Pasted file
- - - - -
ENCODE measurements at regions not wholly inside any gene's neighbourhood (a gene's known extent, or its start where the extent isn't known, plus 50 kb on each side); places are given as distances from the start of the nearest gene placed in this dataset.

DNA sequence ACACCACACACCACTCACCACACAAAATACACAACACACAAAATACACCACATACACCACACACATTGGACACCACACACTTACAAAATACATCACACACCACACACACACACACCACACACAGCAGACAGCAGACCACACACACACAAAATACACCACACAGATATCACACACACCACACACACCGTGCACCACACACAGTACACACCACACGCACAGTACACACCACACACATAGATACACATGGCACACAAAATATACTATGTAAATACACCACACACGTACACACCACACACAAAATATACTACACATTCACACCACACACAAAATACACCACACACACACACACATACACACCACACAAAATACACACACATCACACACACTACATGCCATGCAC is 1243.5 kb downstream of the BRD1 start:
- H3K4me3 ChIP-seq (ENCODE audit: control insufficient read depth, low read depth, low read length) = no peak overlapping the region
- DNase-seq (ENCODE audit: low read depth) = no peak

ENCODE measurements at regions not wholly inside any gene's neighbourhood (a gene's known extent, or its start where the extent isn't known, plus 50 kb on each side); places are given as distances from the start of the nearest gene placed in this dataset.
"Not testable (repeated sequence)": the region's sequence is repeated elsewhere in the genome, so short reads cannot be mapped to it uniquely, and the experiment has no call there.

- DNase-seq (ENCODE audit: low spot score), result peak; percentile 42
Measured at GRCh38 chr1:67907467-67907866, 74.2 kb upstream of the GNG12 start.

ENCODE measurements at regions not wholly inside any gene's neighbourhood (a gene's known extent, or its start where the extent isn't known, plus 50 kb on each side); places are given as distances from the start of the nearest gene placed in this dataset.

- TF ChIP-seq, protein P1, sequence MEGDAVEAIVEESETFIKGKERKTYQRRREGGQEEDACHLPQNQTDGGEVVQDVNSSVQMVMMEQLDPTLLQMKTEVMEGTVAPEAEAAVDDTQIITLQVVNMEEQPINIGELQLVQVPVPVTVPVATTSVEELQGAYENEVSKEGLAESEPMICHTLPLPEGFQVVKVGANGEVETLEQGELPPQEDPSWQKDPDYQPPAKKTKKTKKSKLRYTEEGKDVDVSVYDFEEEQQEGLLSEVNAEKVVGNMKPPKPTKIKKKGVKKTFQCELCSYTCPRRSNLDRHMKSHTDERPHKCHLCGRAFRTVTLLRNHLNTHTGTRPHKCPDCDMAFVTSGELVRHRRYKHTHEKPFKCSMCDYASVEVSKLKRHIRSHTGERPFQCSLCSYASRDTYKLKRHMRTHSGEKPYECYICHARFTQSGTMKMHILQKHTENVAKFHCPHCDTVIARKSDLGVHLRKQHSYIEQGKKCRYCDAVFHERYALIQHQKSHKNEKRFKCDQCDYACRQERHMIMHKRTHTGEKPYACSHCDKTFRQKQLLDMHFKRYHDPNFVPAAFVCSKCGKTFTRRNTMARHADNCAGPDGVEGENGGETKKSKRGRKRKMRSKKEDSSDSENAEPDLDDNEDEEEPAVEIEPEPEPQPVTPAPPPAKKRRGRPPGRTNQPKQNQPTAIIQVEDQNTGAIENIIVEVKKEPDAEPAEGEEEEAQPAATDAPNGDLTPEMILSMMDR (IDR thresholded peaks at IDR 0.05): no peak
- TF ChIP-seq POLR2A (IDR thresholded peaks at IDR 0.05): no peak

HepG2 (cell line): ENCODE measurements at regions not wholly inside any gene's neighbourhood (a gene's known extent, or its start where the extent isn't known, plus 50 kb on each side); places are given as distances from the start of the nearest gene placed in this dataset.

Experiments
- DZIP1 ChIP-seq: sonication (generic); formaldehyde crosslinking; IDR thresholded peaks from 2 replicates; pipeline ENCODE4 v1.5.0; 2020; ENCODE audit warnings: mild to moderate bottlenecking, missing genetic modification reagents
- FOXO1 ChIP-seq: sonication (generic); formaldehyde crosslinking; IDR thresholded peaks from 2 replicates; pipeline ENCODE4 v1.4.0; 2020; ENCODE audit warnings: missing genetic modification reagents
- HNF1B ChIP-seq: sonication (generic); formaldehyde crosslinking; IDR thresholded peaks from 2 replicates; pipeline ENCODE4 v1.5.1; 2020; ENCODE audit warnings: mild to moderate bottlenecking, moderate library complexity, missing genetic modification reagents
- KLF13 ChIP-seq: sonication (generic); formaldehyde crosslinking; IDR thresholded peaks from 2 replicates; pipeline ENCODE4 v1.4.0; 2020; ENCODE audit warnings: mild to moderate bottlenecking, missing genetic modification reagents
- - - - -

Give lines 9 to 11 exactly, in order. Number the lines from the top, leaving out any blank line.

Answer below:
ENCODE measurements at regions not wholly inside any gene's neighbourhood (a gene's known extent, or its start where the extent isn't known, plus 50 kb on each side); places are given as distances from the start of the nearest gene placed in this dataset.

- TF ChIP-seq, protein P1, sequence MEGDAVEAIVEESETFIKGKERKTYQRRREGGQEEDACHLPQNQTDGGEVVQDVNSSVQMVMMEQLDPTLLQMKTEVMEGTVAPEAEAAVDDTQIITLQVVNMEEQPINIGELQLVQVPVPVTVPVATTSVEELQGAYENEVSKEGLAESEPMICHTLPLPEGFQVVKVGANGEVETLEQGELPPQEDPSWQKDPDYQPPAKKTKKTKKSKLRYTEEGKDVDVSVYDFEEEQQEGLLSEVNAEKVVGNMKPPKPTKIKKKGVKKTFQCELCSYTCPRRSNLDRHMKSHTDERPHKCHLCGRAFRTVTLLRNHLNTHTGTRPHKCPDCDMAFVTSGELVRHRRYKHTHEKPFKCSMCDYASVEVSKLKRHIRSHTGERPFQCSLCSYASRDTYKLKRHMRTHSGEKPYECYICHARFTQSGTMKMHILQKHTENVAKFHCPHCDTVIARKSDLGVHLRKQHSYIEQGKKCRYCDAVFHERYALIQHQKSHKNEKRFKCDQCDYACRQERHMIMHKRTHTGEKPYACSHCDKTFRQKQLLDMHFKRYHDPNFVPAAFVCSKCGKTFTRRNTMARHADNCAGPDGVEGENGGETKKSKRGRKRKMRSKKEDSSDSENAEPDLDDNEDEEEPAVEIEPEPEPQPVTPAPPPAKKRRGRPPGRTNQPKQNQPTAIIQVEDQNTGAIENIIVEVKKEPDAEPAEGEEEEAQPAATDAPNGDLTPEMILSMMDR (IDR thresholded peaks at IDR 0.05): no peak
- TF ChIP-seq POLR2A (IDR thresholded peaks at IDR 0.05): no peak